How Do You Run A Student-Run?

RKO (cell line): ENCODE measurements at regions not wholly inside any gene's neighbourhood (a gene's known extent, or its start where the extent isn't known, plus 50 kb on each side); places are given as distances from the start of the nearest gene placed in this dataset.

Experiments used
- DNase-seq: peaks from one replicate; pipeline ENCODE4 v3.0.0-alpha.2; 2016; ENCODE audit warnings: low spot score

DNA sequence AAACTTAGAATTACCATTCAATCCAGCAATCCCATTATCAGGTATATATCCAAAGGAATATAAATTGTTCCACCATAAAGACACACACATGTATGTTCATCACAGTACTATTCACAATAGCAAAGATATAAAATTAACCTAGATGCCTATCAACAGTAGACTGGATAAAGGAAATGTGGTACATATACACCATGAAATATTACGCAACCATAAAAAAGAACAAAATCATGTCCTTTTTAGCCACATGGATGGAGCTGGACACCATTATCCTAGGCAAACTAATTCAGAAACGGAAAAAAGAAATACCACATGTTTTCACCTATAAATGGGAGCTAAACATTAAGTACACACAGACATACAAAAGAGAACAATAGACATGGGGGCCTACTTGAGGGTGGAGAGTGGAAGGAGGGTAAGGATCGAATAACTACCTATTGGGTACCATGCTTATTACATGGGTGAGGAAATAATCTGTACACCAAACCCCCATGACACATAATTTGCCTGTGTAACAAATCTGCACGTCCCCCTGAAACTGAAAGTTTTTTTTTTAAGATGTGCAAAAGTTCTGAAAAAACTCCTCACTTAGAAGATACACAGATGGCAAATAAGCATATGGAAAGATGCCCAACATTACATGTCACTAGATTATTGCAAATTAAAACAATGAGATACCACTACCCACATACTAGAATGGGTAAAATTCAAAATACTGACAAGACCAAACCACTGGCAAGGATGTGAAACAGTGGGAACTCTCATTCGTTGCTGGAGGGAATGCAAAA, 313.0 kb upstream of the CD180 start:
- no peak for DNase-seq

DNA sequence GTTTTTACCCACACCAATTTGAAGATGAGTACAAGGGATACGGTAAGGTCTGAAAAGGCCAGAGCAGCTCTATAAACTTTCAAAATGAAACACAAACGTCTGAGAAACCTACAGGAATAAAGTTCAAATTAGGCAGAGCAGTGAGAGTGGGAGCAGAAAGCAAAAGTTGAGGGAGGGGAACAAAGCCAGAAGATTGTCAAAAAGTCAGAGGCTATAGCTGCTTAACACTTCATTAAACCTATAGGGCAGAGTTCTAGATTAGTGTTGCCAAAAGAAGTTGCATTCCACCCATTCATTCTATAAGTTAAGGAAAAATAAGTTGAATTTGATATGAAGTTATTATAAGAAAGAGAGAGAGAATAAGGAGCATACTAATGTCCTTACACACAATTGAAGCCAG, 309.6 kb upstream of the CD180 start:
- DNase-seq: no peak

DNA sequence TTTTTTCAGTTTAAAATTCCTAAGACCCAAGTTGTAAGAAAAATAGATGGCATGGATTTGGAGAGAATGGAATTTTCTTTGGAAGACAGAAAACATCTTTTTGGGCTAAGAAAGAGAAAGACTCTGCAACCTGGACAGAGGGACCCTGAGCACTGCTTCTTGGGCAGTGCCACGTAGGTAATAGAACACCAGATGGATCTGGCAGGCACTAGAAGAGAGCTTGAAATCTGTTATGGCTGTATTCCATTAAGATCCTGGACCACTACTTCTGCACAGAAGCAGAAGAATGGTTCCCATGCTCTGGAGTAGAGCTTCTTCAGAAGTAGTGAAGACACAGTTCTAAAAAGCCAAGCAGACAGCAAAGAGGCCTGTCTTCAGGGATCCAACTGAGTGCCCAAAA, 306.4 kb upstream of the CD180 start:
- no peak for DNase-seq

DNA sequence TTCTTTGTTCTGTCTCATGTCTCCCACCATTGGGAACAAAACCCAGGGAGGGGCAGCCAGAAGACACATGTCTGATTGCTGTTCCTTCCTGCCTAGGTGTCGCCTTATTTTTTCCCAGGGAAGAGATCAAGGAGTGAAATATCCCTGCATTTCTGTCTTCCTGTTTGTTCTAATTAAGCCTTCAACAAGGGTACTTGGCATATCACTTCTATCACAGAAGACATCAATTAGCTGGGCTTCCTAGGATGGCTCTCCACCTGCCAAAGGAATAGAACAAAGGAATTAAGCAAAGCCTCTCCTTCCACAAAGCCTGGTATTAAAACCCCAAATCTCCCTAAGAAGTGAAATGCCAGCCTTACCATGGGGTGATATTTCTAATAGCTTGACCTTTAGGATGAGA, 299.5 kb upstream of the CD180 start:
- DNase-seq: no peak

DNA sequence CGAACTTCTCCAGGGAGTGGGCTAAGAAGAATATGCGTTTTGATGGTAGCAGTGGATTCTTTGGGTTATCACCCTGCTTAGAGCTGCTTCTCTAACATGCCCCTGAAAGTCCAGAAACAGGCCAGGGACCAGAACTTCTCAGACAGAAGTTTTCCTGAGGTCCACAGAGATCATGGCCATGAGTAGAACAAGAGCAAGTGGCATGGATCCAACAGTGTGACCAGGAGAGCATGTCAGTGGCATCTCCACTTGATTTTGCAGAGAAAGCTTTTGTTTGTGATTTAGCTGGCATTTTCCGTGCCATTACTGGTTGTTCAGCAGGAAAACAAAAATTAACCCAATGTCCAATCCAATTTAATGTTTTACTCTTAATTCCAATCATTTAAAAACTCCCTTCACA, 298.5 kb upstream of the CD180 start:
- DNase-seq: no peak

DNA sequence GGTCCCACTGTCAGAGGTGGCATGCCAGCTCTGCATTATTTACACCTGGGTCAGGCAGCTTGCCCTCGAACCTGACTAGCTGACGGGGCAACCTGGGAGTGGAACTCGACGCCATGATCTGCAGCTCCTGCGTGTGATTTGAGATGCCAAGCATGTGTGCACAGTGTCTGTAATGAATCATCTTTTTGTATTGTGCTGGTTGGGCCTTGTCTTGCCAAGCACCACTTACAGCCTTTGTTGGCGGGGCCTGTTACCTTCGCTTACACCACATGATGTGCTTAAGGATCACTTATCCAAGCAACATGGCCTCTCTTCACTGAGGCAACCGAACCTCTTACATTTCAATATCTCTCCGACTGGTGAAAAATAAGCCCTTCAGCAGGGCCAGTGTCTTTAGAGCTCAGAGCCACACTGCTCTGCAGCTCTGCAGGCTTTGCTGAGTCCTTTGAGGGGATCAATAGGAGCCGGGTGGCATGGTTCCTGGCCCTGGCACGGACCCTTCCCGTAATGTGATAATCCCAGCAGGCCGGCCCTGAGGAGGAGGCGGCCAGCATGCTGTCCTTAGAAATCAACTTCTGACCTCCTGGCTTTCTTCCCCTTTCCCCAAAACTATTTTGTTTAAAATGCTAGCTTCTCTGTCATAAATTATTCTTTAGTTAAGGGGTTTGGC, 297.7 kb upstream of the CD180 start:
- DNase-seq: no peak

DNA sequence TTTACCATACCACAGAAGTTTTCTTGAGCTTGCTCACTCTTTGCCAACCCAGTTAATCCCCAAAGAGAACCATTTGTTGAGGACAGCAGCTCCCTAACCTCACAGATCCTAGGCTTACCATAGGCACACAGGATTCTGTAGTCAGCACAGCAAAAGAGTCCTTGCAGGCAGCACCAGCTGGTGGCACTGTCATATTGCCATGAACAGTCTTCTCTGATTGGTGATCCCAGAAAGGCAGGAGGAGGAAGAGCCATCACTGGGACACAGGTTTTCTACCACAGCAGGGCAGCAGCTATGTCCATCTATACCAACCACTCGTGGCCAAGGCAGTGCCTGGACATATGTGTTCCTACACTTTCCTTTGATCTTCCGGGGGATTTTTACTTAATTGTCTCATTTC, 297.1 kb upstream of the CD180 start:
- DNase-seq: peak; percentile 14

Emily Bernhardt Julia Rose Atkinson describes student-runs at Latin as an experience that “not only allows seniors to explore and execute their creative vision, but also gives actors a chance to experience theatre independent of main-stage productions.” Student-runs are considered an invaluable asset to Latin’s theatre program by many like JR, who is directing The Real Queen of Hearts Ain’t Even Pretty, premiering this spring. However, JR is not the only senior who is taking part in this difficult process. The option for students to direct their own shows is available to all Latin seniors after they complete an application. Deon Custard, another director, describes applying as “a sort of a tedious process with some questions that force you to think about the play you choose to direct.” For Deon, this meant “a lot of reading and thinking about the playwrights or styles of theater that [he] enjoys.” In the end, he decided on Private Lives, a play which he describes as “a comedy of manners from the early twentieth century.” The process of deciding on a play differed for Grace Coberly, since she eventually chose to direct a play that she wrote herself. She said that the idea for her play, You Know Because, came at a “pretty convenient time” and though “the writing process was rough,” it “payed off.” Grace had been on-and-off writing You Know Because since the summer, but it “all came together in the last month before auditions.” Writing her own script took tons of preparation, organization, and determination, but it came with its own benefits too. “I have the ability to change the script as much as I want, so if a scene doesn’t work, I can write a new one!” explains Grace. Since Grace’s characters were created by her, she knows them better than anyone which made casting “a breeze,” something her fellow directors did not seem to share. Unlike Grace, many student directors find casting a difficult process. Over fifty Latin Schoolers attended student-run auditions, which makes decisions more complicated. So, after watching everybody’s performances, the directors started off by making a numbered lists of their top picks were. All of the directors also took into consideration a survey regarding the possible actors’ time commitment, additional extracurriculars, and some of their overall preferences. Though Iz Gius, one of the directors of the upcoming play, Big Love, assured that the directors “tried to cast as equally as possible for the wants of each play,” she also admits that, “we definitely ended up making concessions or fighting over certain people, which was a good exercise in diplomacy.” Chris Chu, who is co-directing with Iz, realized that “having to choose the cast” for Big Love was “so much harder” than he expected. He stated that, “everyone brings something different to the table which makes the decision to cast so hard, especially when you go to school with people you may have to cut.” Though auditions and callbacks may sound hectic or stressful, Olivia Patinkin, a sophomore and one of the leads in You Know Because, said her audition was “professional, but not overwhelming.” She says that the student directors “were so welcoming and knew everyone personally, so it was less nerve-wracking and more fun.” Perhaps experiences like these are why many students who are new to the stage decide to try out for student-runs, like freshman Aoife Reynolds, who is excited to perform in You Know Because. Since the play will be her first at Latin, Aoife appreciated that her audition was “comfortable” and she felt “less pressure.” Iz is “really glad that it seems like more and more people (outside of the usual ‘theater kids’) have been taking a chance and auditioning these past couple years.” The styles of student-run rehearsals vary depending on the actors, directors, and stage managers, making each rehearsal a different, new experience. Iz agrees, stating that, “I’ve done a lot of student-runs during my time here, and each director and show has been run in such different ways.” Often, student run shows must comprise for rehearsal times or spaces because of mainstage shows like Sweeney Todd, but that does not stop directors from reaching their end goals. In fact, Chris believes that “what makes the [student run] rehearsal process different [from that of mainstage plays] is how creative students can get.” Past student directors have rehearsed and performed in unconventional spaces throughout the school, like the Loggia or the Library. The Arsonists, a student-run play that premiered last fall, set up space for their audience to sit on stage alongside them. The actors were “inches away from the audience the whole time,” which enhanced the themes and plot of the play. Directors also rely on support and suggestions from people like their actors and stage managers in order to bring together the final show. Deon already can see, “even one week into production, how creative actors can work with a script.” He states that seeing the multiple perspectives of his peers is “rewarding” and helps to bring his “vision” to the stage. Student run shows are an amazing way for Latin’s most committed performers to express a final creative idea on stage before graduating. This year, each play is different from the next. For example, The Real Queen of Hearts Ain’t Even Pretty “explores relationships between teenage girls in a way never seen on the Latin stage” and is “entirely female-driven.” Big Love, on the other hand, is an “incredibly physical piece” including “awesome music, fight choreography, parties, blood, tears, tomatoes, dancing, screaming, and messes.” Though all four upcoming shows are equally unique and exciting, each explores varying themes and storylines, which is why Latin students are encouraged to see each show. JR believes she “speaks for all of the directors” when she says that “we put our souls into the show, so they will undoubtedly touch you, if you’re a theatre person or not.”  ]]>